Archive for the ‘Mergers, acquisitions and consolidations’ Category

Here we go again: whose urge to merge?

November 12, 2007

Check out yesterday’s New York Times piece about a trend toward mergers among nonprofits.  Looks like deja vu all over again: in 1997 your faithful correspondent wrote about the selfsame trend for Chicago Philanthropy
(of blessed memory).  In the 1980s the United Way got credit for
pushing charities toward consolidation and its attendant efficiencies;
in the 1990s the pressure ostensibly came from the foundations.  Today,
apparently, the moving force is those new ultra-skeptical
entrepreneurial donors who expect not an ounce of fat on their trophy
charities.  The coverage is the same–only the names have been changed.

To protect the guilty, maybe?  Nonprofit executives have the same
motive to seek mergers and acquisitions as for-profit executives,
namely, to improve financial results without the bother of actually
improving what they’re doing.  It’s a lot easier to fire an extra
accounting department and trumpet your "efficiency" than it is to make
a new product people can’t live without.  And while you’re at it you’ve
eliminated a competitor whose efforts might have outshone yours, and
with him the likelihood that consumers will be able to find something
they prefer to what you’re offering right now.  So you’ve increased
profit and reduced financial risk without actually producing anything
of value.  No wonder M&A  people get paid so much: they make bricks
without straw.

If you run a nonprofit, you can do the hard work of persuading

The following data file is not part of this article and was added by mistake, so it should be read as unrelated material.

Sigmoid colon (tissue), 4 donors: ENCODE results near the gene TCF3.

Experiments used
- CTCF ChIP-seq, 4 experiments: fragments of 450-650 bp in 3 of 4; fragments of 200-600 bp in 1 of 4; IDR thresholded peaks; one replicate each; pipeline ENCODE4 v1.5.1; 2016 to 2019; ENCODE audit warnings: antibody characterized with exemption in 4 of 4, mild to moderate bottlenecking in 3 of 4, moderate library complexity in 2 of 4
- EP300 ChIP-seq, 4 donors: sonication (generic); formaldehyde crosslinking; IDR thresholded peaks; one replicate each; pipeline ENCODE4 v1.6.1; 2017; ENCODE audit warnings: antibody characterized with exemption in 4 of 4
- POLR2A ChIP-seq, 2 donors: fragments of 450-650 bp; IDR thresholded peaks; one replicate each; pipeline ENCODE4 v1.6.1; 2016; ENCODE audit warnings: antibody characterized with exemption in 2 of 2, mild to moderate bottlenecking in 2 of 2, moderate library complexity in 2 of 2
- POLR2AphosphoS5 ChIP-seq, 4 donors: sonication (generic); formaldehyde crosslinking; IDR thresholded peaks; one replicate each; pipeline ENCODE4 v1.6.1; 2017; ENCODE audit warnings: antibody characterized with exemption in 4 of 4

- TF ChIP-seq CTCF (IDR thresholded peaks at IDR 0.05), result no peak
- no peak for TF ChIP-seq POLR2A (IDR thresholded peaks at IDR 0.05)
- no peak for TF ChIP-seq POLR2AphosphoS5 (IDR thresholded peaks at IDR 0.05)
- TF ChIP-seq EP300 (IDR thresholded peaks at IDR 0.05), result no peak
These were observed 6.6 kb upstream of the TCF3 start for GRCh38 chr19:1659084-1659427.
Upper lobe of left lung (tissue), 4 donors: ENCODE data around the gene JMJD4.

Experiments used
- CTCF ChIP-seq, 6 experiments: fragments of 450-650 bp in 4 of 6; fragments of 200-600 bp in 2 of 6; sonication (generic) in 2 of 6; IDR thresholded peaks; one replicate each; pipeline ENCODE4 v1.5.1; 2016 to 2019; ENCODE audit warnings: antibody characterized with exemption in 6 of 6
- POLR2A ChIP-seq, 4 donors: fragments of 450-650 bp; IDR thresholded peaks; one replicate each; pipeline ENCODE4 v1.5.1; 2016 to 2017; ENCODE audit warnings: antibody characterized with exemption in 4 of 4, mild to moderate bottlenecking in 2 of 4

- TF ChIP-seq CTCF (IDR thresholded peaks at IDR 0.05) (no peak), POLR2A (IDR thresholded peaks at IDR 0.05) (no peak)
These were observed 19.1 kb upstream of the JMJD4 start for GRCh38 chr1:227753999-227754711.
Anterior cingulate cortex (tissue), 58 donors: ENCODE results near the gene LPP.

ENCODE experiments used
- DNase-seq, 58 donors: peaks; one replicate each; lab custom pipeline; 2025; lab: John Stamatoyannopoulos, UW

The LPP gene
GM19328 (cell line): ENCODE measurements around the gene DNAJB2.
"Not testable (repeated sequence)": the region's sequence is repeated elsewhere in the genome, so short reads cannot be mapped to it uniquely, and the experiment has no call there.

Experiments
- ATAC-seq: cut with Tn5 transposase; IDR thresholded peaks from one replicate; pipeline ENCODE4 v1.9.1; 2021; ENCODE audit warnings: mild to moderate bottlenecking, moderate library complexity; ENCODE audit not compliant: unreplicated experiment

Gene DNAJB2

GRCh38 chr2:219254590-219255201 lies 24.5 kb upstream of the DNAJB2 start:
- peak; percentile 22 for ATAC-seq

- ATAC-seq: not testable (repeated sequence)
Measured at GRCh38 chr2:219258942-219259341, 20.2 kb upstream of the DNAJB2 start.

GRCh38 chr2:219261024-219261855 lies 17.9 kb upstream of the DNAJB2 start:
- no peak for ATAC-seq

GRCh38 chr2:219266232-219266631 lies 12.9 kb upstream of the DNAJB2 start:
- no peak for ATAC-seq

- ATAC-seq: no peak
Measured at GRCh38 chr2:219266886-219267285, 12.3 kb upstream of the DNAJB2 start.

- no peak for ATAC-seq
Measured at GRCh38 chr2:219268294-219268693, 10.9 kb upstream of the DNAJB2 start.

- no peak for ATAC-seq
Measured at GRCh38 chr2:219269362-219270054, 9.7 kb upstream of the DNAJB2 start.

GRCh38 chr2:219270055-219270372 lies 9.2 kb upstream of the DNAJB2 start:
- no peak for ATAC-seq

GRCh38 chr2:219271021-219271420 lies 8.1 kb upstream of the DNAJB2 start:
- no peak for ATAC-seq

people that what you do is worth supporting with their charitable
dollars, and the even harder work of offering your clients the best
possible service at the lowest possible cost to them and everyone else,
and the still harder work of determining whether those services or some
others would actually solve their problems and taking action based on
the outcome of that evaluation.  Or you can look around for someone
else’s accounting department to fire, and someone else’s Board of
Directors to poach; and your Board can continue its untroubled sleep
and your services can remain in their comfortable groove because
there’s no one left to challenge the way you do things.  And if anyone
complains?  Blame it on the funders.

Somehow the whole thing is made more delicious by the fact that the merger at the core of Stephanie Strom’s article is one between the two largest clearinghouses for volunteers (as the superseded name, Points of Light, recalls: "a thousand points of light . . .").
The original idea, of course, was that solutions to social problems
should come individually and locally; but the behemoth which will
result from the merger will "work[ ] with more than 80 percent of
people volunteering in America each year."

If someone proposed to take control of 80% of any other valuable
resource–oil, say, or bandwidth–the Antitrust Division of the Justice
Department would have something to say about it.  At what point does
"market dominance" in the nonprofit sector begin to pose a similar
danger to proper economic function?

You know those complaints we all hear about the difficulty of
finding suitable volunteer opportunities, on the one hand, or qualified
volunteers, on the other?  If that’s what the current system produces,